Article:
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How dangerous are power sags/brownouts?

post #1 of 8
Thread Starter 
My brother has his own computer (it's running an athlon 7750 or something like that, a radeon 4850, 4GB DDR2, and one 5400 WPM hard drive)

And his computer is on the same circuit as mine. I was wondering if it could harm my PC when he turns on his because it might create a power sag or something? My PC's connected to a pretty good surge protector, but obviously those don't do anything for power sags.
post #2 of 8
actually there is a lot of information available I read somewhere
that your home or office building electrical system can have up to 40 minor surges a day as
appliances etc turn on and off
the Power Plant sending electric to you has 2-3 major surges a year couple with several minor
one's during a given week-month look it up you will find more accurate info
oh I wasnt paying attention I know nothing of sags.
Edited by snot - 1/15/11 at 8:28pm
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post #3 of 8
No, that's not an issue. First of all, another computer getting turned on does not create such a sag that it's even worth mentioning. Fridges and AC units are a lot worse in that regard, and they don't harm computers either, or at least not those with good power supplies. Indeed power supplies have a filtering stage that is there precisely for that reason as well as for surge protection. You read that right, if you have a good PSU you don't even need a surge protector because all the surge protection components are inside the PSU. Of course you plug other things into your surge protector as well, but I'm just saying.
post #4 of 8
Thread Starter 
Quote:
Originally Posted by Shub View Post
No, that's not an issue. First of all, another computer getting turned on does not create such a sag that it's even worth mentioning. Fridges and AC units are a lot worse in that regard, and they don't harm computers either, or at least not those with good power supplies. Indeed power supplies have a filtering stage that is there precisely for that reason as well as for surge protection. You read that right, if you have a good PSU you don't even need a surge protector because all the surge protection components are inside the PSU. Of course you plug other things into your surge protector as well, but I'm just saying.
I see. So, is my EA650 a good PSU in this regard?
post #5 of 8
redundancy never hurt an electronic componen that I am aware of
besides surge suppression component can only suppress so many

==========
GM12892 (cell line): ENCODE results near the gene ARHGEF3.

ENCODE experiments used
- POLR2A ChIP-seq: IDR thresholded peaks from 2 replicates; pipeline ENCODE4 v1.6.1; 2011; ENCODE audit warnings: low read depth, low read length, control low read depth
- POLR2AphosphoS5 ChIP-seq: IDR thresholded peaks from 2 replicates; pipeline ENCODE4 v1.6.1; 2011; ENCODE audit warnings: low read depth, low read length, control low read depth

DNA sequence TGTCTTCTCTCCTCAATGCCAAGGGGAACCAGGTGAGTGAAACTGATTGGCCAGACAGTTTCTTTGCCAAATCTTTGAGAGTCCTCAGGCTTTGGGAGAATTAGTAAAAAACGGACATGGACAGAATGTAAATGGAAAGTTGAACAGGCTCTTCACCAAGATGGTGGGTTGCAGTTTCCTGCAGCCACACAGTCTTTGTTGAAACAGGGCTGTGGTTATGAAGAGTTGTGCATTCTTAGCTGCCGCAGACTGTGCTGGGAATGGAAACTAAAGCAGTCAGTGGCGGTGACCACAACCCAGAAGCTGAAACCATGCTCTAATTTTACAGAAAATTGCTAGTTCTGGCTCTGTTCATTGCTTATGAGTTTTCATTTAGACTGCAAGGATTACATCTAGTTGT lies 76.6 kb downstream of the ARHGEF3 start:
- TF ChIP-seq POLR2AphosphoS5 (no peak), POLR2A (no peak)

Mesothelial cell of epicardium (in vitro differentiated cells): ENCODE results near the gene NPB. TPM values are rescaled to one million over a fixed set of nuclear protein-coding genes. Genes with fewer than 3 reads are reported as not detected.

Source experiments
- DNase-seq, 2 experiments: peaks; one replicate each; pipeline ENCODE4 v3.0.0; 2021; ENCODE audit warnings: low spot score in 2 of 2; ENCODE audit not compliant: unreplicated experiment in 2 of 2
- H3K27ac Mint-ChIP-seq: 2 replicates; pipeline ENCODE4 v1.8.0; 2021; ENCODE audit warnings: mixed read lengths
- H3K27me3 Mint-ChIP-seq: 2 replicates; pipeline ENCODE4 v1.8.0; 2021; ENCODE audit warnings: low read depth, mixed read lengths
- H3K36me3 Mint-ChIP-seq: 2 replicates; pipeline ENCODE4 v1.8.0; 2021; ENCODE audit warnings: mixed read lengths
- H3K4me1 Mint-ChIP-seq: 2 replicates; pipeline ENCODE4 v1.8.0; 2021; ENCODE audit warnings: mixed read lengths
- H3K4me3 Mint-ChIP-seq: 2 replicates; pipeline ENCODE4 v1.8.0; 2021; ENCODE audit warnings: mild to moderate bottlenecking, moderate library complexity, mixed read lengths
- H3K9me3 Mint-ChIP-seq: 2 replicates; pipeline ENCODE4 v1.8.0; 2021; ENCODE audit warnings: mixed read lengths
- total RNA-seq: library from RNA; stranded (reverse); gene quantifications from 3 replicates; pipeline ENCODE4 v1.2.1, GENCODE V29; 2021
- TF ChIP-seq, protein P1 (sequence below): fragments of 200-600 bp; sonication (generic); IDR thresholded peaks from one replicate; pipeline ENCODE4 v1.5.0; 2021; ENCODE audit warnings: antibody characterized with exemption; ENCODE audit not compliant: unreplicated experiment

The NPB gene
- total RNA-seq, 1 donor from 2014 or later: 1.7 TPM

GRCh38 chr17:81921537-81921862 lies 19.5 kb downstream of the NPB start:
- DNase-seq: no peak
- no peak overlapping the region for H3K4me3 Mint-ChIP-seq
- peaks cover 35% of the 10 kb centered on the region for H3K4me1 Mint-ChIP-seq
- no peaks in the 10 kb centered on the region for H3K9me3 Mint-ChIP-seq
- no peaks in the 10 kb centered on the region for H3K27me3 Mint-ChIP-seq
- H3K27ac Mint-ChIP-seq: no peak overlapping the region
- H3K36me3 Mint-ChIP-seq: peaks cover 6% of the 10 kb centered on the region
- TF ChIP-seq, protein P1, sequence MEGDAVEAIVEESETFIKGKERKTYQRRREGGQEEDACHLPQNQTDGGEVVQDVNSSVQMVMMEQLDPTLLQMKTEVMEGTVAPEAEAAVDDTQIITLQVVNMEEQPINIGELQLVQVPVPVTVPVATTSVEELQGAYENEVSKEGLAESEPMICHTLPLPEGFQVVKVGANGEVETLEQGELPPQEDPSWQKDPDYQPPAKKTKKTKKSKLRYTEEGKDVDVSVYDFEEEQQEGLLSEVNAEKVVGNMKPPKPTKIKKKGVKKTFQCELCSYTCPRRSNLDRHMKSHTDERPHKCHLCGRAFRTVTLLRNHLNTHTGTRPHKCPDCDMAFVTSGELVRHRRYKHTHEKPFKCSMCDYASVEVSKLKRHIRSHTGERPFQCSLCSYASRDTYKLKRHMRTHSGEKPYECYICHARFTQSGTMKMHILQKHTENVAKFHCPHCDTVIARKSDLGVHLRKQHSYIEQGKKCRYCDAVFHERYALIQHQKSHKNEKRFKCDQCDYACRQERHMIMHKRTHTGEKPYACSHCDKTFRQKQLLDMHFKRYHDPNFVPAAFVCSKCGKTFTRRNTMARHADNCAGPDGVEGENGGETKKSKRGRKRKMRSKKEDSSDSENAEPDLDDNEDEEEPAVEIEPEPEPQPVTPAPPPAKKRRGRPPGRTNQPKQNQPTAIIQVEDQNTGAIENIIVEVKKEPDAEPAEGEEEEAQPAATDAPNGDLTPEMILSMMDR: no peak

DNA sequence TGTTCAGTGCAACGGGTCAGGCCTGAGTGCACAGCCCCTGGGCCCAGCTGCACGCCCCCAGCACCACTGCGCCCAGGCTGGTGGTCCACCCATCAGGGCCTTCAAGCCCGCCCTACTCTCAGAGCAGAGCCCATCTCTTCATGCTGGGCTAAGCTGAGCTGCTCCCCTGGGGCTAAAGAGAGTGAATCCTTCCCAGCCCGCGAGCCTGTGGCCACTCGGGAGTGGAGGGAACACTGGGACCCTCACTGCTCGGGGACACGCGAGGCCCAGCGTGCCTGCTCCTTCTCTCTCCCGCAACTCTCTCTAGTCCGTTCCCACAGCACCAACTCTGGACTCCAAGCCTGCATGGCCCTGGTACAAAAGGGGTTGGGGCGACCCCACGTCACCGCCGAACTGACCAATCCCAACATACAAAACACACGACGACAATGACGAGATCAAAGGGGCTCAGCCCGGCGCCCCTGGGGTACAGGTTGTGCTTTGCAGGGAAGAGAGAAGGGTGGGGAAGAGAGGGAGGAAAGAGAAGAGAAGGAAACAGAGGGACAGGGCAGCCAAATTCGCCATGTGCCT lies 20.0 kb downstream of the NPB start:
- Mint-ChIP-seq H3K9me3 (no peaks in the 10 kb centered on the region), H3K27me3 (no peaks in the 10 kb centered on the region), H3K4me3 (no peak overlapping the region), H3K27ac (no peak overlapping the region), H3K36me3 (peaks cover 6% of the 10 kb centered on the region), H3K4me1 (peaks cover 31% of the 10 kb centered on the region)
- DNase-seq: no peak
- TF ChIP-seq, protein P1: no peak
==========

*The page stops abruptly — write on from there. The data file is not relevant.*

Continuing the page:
surges before they are wiped hence the roughly estimated refernce
to surges I posted above that is why they are only rated for certain
amount of time ie. 3y, 5 y etc
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post #6 of 8
I would much rather fry a surge suppressor than my pc power supply reputation theory or not
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post #7 of 8
I've never actually killed anything with this, but it is observable for sure.

For example, the lowest bidders wired up this apartment in 14AWG and I have a laser printer that I measured a startup wattage of about 900 watts on. Its definitely a tax on the wire. Worst of it is, the room behind it has my roommate's computer - and although it by itself doesn't take much power, if I print something when he's in call of duty... his room fan slows down, he cries "NOOOOOOOO...." and then his computer goes into standby.

Heck of a way to find his battery backup won't hold a charge anymore LOL

As for two computers on the same wire... how about an analogy from college. We had ONE plug behind the beds. Ran an extension cord and plugged in: tv, fridge, a playstation, two computers, two printers, two fans, two desk lights, my surround sound speakers... I think that was about it. That building... 1100 rooms built at a TECHNICAL school I swear was 92% computer science geek and they all had a single plug behind the bunks. It's a wonder it never burnt down. Shoot one guy had computers operating the window shades and the door and the room lighting and who knows what else- that room looked straight out of the Matrix.
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post #8 of 8
Quote:
Originally Posted by TrueOptic View Post
I see. So, is my EA650 a good PSU in this regard?
As far as I know, yes. It's got all the right components.
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